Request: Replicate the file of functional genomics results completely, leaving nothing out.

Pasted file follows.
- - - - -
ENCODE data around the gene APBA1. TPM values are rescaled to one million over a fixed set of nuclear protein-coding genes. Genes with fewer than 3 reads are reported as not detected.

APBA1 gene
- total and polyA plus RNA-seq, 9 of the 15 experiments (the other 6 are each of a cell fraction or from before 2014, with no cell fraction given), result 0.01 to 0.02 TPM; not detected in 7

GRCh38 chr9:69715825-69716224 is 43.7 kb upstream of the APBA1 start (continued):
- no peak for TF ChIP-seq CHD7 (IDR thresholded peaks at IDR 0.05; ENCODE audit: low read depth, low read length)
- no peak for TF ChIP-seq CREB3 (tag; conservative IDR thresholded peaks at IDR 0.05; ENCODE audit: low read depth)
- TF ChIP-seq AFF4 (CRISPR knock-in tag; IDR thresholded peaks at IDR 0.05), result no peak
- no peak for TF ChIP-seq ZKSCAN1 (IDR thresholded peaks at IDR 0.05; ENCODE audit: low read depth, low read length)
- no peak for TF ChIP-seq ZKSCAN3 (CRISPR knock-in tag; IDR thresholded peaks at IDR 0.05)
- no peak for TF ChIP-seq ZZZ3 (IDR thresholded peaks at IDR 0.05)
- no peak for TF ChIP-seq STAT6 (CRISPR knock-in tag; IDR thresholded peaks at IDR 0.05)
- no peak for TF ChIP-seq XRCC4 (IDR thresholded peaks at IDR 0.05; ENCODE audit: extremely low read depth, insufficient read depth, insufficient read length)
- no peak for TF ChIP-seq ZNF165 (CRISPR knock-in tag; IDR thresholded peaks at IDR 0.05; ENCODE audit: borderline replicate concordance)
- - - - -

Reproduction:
ENCODE data around the gene APBA1. TPM values are rescaled to one million over a fixed set of nuclear protein-coding genes. Genes with fewer than 3 reads are reported as not detected.

APBA1 gene
- total and polyA plus RNA-seq, 9 of the 15 experiments (the other 6 are each of a cell fraction or from before 2014, with no cell fraction given), result 0.01 to 0.02 TPM; not detected in 7

GRCh38 chr9:69715825-69716224 is 43.7 kb upstream of the APBA1 start (continued):
- no peak for TF ChIP-seq CHD7 (IDR thresholded peaks at IDR 0.05; ENCODE audit: low read depth, low read length)
- no peak for TF ChIP-seq CREB3 (tag; conservative IDR thresholded peaks at IDR 0.05; ENCODE audit: low read depth)
- TF ChIP-seq AFF4 (CRISPR knock-in tag; IDR thresholded peaks at IDR 0.05), result no peak
- no peak for TF ChIP-seq ZKSCAN1 (IDR thresholded peaks at IDR 0.05; ENCODE audit: low read depth, low read length)
- no peak for TF ChIP-seq ZKSCAN3 (CRISPR knock-in tag; IDR thresholded peaks at IDR 0.05)
- no peak for TF ChIP-seq ZZZ3 (IDR thresholded peaks at IDR 0.05)
- no peak for TF ChIP-seq STAT6 (CRISPR knock-in tag; IDR thresholded peaks at IDR 0.05)
- no peak for TF ChIP-seq XRCC4 (IDR thresholded peaks at IDR 0.05; ENCODE audit: extremely low read depth, insufficient read depth, insufficient read length)
- no peak for TF ChIP-seq ZNF165 (CRISPR knock-in tag; IDR thresholded peaks at IDR 0.05; ENCODE audit: borderline replicate concordance)